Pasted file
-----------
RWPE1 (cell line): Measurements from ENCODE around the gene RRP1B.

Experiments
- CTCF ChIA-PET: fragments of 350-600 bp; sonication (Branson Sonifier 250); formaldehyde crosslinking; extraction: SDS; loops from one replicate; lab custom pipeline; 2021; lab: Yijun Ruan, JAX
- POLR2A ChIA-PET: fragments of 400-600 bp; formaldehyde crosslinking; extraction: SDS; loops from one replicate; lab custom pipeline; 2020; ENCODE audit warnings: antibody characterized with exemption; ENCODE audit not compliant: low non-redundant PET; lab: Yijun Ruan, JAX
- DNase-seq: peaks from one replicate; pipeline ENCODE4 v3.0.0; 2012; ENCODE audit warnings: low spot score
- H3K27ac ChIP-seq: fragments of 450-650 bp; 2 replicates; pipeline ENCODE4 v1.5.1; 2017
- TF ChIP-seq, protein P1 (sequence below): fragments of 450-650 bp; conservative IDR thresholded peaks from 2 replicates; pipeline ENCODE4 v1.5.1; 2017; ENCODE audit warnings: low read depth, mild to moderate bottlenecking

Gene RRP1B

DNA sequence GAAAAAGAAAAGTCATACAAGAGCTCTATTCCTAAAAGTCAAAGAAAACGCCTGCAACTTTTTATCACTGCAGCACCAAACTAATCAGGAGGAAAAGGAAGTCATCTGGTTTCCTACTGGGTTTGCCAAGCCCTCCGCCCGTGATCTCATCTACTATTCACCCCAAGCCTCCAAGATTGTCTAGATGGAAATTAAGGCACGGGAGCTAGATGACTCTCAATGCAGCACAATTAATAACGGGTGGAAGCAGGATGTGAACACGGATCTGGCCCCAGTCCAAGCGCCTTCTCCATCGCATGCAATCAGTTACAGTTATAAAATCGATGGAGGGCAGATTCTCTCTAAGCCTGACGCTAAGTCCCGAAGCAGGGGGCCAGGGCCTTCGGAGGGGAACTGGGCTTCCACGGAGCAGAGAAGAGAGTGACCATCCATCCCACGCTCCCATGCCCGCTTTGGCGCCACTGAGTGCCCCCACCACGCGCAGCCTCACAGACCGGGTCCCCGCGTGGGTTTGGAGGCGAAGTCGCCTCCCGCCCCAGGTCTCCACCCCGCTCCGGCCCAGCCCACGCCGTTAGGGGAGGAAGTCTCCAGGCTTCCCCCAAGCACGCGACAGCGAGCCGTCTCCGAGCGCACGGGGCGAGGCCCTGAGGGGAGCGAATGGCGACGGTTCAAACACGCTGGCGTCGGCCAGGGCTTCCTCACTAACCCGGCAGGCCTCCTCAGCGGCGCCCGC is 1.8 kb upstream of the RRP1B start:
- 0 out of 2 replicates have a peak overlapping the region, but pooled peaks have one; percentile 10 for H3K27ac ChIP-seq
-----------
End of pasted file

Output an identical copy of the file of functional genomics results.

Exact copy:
RWPE1 (cell line): Measurements from ENCODE around the gene RRP1B.

Experiments
- CTCF ChIA-PET: fragments of 350-600 bp; sonication (Branson Sonifier 250); formaldehyde crosslinking; extraction: SDS; loops from one replicate; lab custom pipeline; 2021; lab: Yijun Ruan, JAX
- POLR2A ChIA-PET: fragments of 400-600 bp; formaldehyde crosslinking; extraction: SDS; loops from one replicate; lab custom pipeline; 2020; ENCODE audit warnings: antibody characterized with exemption; ENCODE audit not compliant: low non-redundant PET; lab: Yijun Ruan, JAX
- DNase-seq: peaks from one replicate; pipeline ENCODE4 v3.0.0; 2012; ENCODE audit warnings: low spot score
- H3K27ac ChIP-seq: fragments of 450-650 bp; 2 replicates; pipeline ENCODE4 v1.5.1; 2017
- TF ChIP-seq, protein P1 (sequence below): fragments of 450-650 bp; conservative IDR thresholded peaks from 2 replicates; pipeline ENCODE4 v1.5.1; 2017; ENCODE audit warnings: low read depth, mild to moderate bottlenecking

Gene RRP1B

DNA sequence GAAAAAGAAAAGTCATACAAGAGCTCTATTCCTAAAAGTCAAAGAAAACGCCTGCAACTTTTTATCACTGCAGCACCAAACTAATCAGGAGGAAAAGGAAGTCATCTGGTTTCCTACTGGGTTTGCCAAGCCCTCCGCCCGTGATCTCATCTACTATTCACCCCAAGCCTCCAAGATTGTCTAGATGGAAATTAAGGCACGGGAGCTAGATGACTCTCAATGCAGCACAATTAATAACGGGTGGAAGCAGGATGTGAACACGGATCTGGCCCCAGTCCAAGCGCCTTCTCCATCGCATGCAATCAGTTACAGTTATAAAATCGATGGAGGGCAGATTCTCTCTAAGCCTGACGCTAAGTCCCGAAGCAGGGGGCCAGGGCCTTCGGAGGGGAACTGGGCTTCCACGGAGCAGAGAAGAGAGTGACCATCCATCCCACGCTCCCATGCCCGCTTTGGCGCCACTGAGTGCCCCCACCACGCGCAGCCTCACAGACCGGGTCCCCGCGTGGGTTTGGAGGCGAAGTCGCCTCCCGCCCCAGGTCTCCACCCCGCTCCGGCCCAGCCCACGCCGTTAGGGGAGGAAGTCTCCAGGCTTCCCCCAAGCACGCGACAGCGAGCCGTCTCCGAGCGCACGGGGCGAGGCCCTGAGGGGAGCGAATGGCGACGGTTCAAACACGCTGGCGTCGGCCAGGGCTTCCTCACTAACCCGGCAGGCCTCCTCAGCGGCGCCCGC is 1.8 kb upstream of the RRP1B start:
- 0 out of 2 replicates have a peak overlapping the region, but pooled peaks have one; percentile 10 for H3K27ac ChIP-seq